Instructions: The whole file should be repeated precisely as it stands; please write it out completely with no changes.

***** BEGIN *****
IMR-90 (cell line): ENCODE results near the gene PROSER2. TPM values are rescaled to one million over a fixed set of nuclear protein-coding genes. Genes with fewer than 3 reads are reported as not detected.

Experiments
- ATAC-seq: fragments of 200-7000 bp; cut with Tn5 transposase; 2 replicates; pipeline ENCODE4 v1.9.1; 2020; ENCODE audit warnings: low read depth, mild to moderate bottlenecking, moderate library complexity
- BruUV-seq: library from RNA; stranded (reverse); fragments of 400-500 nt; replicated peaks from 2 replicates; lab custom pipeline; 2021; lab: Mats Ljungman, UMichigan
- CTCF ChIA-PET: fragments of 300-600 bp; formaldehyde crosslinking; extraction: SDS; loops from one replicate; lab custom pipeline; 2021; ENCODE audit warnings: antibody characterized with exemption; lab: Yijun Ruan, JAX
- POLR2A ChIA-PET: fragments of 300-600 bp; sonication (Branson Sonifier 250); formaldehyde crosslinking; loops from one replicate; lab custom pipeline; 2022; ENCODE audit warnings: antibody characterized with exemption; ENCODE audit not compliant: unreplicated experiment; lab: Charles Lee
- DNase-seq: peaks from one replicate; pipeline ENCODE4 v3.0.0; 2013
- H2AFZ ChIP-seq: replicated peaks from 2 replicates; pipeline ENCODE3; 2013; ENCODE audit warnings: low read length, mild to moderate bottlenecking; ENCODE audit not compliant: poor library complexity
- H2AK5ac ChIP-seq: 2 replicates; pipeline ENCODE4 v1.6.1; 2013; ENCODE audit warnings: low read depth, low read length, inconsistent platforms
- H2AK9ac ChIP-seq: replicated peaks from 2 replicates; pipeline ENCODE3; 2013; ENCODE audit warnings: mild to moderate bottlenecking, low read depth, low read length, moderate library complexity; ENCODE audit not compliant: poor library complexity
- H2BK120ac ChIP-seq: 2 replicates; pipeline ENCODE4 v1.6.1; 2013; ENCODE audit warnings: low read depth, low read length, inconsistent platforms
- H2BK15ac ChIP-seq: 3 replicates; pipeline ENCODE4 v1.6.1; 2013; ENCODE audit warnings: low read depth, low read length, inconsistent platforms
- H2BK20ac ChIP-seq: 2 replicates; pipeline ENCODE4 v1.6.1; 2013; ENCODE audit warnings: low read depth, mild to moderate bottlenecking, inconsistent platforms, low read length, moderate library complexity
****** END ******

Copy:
IMR-90 (cell line): ENCODE results near the gene PROSER2. TPM values are rescaled to one million over a fixed set of nuclear protein-coding genes. Genes with fewer than 3 reads are reported as not detected.

Experiments
- ATAC-seq: fragments of 200-7000 bp; cut with Tn5 transposase; 2 replicates; pipeline ENCODE4 v1.9.1; 2020; ENCODE audit warnings: low read depth, mild to moderate bottlenecking, moderate library complexity
- BruUV-seq: library from RNA; stranded (reverse); fragments of 400-500 nt; replicated peaks from 2 replicates; lab custom pipeline; 2021; lab: Mats Ljungman, UMichigan
- CTCF ChIA-PET: fragments of 300-600 bp; formaldehyde crosslinking; extraction: SDS; loops from one replicate; lab custom pipeline; 2021; ENCODE audit warnings: antibody characterized with exemption; lab: Yijun Ruan, JAX
- POLR2A ChIA-PET: fragments of 300-600 bp; sonication (Branson Sonifier 250); formaldehyde crosslinking; loops from one replicate; lab custom pipeline; 2022; ENCODE audit warnings: antibody characterized with exemption; ENCODE audit not compliant: unreplicated experiment; lab: Charles Lee
- DNase-seq: peaks from one replicate; pipeline ENCODE4 v3.0.0; 2013
- H2AFZ ChIP-seq: replicated peaks from 2 replicates; pipeline ENCODE3; 2013; ENCODE audit warnings: low read length, mild to moderate bottlenecking; ENCODE audit not compliant: poor library complexity
- H2AK5ac ChIP-seq: 2 replicates; pipeline ENCODE4 v1.6.1; 2013; ENCODE audit warnings: low read depth, low read length, inconsistent platforms
- H2AK9ac ChIP-seq: replicated peaks from 2 replicates; pipeline ENCODE3; 2013; ENCODE audit warnings: mild to moderate bottlenecking, low read depth, low read length, moderate library complexity; ENCODE audit not compliant: poor library complexity
- H2BK120ac ChIP-seq: 2 replicates; pipeline ENCODE4 v1.6.1; 2013; ENCODE audit warnings: low read depth, low read length, inconsistent platforms
- H2BK15ac ChIP-seq: 3 replicates; pipeline ENCODE4 v1.6.1; 2013; ENCODE audit warnings: low read depth, low read length, inconsistent platforms
- H2BK20ac ChIP-seq: 2 replicates; pipeline ENCODE4 v1.6.1; 2013; ENCODE audit warnings: low read depth, mild to moderate bottlenecking, inconsistent platforms, low read length, moderate library complexity